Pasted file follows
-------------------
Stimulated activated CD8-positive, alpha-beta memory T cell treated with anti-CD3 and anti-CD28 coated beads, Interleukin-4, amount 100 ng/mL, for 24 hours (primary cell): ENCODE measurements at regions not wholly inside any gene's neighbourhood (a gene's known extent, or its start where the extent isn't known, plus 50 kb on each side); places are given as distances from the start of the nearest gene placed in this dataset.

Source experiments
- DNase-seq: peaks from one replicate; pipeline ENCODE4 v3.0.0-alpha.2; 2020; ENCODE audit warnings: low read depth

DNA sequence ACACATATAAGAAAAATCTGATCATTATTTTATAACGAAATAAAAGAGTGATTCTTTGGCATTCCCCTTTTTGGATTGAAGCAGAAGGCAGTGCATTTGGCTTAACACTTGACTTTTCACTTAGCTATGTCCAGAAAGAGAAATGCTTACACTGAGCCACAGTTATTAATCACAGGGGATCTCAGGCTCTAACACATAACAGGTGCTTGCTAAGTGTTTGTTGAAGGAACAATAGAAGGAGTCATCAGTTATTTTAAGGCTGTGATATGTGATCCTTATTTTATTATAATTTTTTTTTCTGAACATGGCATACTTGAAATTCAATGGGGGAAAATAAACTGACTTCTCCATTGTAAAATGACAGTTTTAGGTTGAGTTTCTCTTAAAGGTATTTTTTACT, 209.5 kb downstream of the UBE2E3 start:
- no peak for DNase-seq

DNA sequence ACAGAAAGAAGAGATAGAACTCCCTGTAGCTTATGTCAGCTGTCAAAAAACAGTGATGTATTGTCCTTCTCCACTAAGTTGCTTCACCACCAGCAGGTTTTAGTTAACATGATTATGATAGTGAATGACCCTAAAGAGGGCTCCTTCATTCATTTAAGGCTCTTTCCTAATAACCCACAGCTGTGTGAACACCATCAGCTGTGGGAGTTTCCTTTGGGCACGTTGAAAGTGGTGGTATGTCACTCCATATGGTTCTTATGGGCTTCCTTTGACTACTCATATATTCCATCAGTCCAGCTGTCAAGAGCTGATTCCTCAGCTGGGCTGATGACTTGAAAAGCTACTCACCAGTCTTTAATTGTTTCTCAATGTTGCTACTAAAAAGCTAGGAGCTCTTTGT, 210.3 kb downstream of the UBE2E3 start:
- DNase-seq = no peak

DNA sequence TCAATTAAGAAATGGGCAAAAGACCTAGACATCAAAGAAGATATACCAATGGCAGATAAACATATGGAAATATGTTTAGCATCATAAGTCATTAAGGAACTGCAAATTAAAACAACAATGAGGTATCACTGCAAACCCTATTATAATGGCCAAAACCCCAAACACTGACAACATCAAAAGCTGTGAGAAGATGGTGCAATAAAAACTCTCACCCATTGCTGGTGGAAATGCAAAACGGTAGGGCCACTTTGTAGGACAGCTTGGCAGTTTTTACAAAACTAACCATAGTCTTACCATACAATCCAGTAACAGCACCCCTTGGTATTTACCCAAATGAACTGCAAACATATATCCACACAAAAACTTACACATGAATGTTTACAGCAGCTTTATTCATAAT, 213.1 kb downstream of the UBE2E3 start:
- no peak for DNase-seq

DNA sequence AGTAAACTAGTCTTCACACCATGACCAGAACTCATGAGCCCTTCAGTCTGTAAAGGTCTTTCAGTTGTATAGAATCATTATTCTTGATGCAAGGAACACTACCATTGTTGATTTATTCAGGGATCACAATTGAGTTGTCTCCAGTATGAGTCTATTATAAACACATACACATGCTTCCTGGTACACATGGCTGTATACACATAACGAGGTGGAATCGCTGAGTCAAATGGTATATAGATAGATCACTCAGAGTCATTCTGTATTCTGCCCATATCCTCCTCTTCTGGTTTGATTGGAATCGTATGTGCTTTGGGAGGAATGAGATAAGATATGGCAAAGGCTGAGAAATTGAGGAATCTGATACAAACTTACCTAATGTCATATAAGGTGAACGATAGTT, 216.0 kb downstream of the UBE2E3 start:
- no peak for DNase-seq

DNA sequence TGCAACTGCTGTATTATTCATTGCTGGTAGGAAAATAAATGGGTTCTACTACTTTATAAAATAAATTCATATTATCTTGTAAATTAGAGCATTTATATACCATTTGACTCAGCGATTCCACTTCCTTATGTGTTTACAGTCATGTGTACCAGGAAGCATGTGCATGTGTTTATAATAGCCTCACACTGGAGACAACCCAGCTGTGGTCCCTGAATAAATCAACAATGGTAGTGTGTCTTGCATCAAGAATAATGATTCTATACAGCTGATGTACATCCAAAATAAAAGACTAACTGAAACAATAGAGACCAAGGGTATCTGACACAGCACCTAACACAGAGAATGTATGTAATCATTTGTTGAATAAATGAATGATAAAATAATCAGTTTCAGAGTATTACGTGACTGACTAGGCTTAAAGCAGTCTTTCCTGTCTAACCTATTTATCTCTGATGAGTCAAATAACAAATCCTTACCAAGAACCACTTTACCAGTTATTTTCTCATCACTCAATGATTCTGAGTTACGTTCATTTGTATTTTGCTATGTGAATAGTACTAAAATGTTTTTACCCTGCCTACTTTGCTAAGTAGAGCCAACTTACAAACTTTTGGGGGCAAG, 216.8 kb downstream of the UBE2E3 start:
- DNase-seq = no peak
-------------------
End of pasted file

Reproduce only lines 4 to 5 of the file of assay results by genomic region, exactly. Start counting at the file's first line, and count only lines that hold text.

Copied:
DNA sequence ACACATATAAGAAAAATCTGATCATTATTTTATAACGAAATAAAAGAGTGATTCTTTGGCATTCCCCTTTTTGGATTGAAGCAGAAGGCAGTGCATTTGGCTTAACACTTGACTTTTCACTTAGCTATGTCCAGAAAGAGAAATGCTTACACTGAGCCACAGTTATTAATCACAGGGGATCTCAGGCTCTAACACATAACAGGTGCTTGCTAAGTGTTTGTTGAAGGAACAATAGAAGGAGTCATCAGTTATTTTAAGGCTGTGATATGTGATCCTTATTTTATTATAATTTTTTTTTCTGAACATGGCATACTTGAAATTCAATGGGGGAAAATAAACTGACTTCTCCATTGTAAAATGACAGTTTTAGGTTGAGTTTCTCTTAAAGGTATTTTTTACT, 209.5 kb downstream of the UBE2E3 start:
- no peak for DNase-seq